The ability of the inventive medium to flow under molding pressure is believed to be especially reflective of the properties of a good medium. This characteristic allows redistribution of the medium both within and to and from the vessel; it enables control of the absolute level and variability of the pressure. And tests show it is that which distinguishes the materials of the present mediums from those which have been used heretofore in the pressure pad molding technique. The flowability property can inferentially be seen to be analogous to viscosity. But there is no evident standard test known for measuring this property of importance to the invention and therefore a test apparatus was created as described above comprised of a cylinder having downwardly movable piston to test the polymer portion of the medium. The cylinder is filled with the rubber or other medium being tested. A replaceable pipe extends from the side of the cylinder and discharges rubber onto a weighing scale, the weight being recorded as a function of time and the pressure applied to the rubber as measured by a transducer. The pipe is a smooth stainless steel tube of 1.1 cm inside diameter and nominally 32-64 RMS (root mean square) surface finish. The pipe length is chosen as desired, with 7.6 cm and 15.2 cm being preferred.
Thus, generally it can be said that the polymer will have flowability, i.e., mass transport can occur when molding pressures are applied. The preferred polymer, when tested in the apparatus described above using 10.3 MPa (1500 psi) and a 15.2 cm (6 inch) pipe, has a flow rate of at least 0.6 g/s, typically 6 g/s, and desirably more than 25 g/s.
Further description of the polymer is given below. A particulate elastomer is typically used in the practice of the invention. When the 8017 polymer is used as particulate solids, prior to the application of pressure the particulates are spaced apart at the article precursor surface. But when pressure is applied, the particles self-comply and coalesce into a continuous void-free body. With the addition of a eutectic alloy (or metal), the alloy fuses and conforms to the particle shape. Because of this and their inherent resilience, a uniform hydraulic-like pressure is applied to the article precursor surface. Tests show that the 6360 material without the metal additive will tend to coalesce upon the application of moderate compressive pressure, of the order of 70 kPa; at this point the interfacial boundaries between the particles are so essentially conformed that the compressed rubber becomes translucent instead of opaque. The 8017 material has a true density of 0.97 g/cc, an apparent bulk density of 0.5 g/cc as a -30 mesh size powder, and it is compressed to a coalesced translucent material with a density of 0.94-0.97 g/cc by the application of about 70 kPa. (Further compression of captured material, in the range 70 kPa to 13.8 MPa, shows it to have about 0.4% volume change per 10 MPa.) Under the above-described coalesced condition, there is believed to be little void, or gas (except absorbed gas) contained in the interstices between the particulates.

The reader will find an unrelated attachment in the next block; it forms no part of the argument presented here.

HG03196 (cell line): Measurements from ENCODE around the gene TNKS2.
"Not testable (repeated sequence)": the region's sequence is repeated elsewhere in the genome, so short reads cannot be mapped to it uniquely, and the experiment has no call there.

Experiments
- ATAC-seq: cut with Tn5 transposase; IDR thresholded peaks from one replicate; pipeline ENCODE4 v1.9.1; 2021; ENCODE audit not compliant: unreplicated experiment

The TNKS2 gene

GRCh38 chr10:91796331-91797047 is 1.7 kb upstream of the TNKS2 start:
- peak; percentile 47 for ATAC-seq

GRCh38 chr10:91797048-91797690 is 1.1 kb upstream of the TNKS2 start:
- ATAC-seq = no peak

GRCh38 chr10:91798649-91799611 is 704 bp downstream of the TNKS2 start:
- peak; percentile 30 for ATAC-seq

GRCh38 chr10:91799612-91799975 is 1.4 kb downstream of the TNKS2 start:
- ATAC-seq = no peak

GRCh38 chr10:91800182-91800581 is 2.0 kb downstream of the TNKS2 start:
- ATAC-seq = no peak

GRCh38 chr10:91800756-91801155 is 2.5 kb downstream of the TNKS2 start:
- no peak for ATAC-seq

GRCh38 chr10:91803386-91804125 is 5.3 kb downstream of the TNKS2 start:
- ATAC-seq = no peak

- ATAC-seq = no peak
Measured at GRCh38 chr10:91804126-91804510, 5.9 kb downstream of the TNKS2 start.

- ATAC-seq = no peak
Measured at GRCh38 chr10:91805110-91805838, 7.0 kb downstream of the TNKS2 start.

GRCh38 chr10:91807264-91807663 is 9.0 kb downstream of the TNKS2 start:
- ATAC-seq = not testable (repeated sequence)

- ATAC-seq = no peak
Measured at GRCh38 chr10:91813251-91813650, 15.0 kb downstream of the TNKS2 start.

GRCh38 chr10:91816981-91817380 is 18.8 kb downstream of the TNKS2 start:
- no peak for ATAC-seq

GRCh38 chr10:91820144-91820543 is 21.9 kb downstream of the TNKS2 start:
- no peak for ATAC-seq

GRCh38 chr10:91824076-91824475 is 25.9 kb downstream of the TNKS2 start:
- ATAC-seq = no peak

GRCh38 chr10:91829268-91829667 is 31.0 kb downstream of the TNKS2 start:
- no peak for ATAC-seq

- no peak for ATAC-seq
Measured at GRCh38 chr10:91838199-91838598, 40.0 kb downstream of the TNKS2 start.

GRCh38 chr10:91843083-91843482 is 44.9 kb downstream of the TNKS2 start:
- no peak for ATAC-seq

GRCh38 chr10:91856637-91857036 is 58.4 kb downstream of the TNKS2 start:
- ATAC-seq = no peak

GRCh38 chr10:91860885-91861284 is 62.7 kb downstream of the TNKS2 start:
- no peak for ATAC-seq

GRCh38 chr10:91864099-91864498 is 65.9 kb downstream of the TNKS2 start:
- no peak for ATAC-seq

Thus, the preferred material, when used in particulate form, will be self-compliant and will tend to coalesce as an apparent void-free body below a pressure of 350 kPa, preferably 240 kPa; more preferably about 69 kPa.
Based on various molding tests and material property measurement, desirable results have been associated with medium having low strength, the ability to self-comply under molding level pressures, and the ability to flow and exhibit hydraulic-like behavior. Other silicone rubbers than 8017 have been used up to the date of this application, and it is within contemplation that there are still other organic polymers and other materials which are either known or can be developed which will carry out the essential features of the invention. To characterize the desirable properties associated with the good molding results, comparative tests have beer run on various rubbers, in molding trials on actual composite articles, in the flow test apparatus described, and in standard apparatus.
Tests run on the granular 8017 material showed a maximum variation in pressure of as low as 2% at about 6.9 MPa nominal pressure; other useful materials produced pressure uniform within 10%. Addition of molten metal matrices does not adversely affect the above-cited property.
The usefulness of the materials is also evaluated according to the integrity of a molded finished product, it being well established that inspection will commonly show areas of low density or cracking where the proper application of pressure and temperature has not been achieved, during either the heating or cooling cycle.
The polymer has only been characterized according to the properties of some currently available materials; the data are insufficient to establish that the totality of measured properties in combination are necessary. On the contrary, to a significant extent, it is believed there is a redundancy and that they independently characterize the invention.
Returning to the insulation layers, (that may be used with the above-described pressurizing means, these insulation layers are used in conventional processes to protect pressure means, etc. from elevated temperatures during molding. Typically, pressure applied by the means described above and optionally heat is applied to the article causing fluids (gases or liquids) to be released from the article. Fluids are typically vented through a breather layer to a vent which is connected to a vacuum line. Typically, the article precursor is exposed to elevated temperatures at about 121° C. (250° F.) to about 468° C. (875° F.) and even higher in order to cure the article precursor. Preferably, pressures of about 0.01 MPa (15 psi) to about 21 MPa (3000 psi) are applied to the article. The pressures and temperatures vary depending upon the particular article to be cured, its composition, size, etc.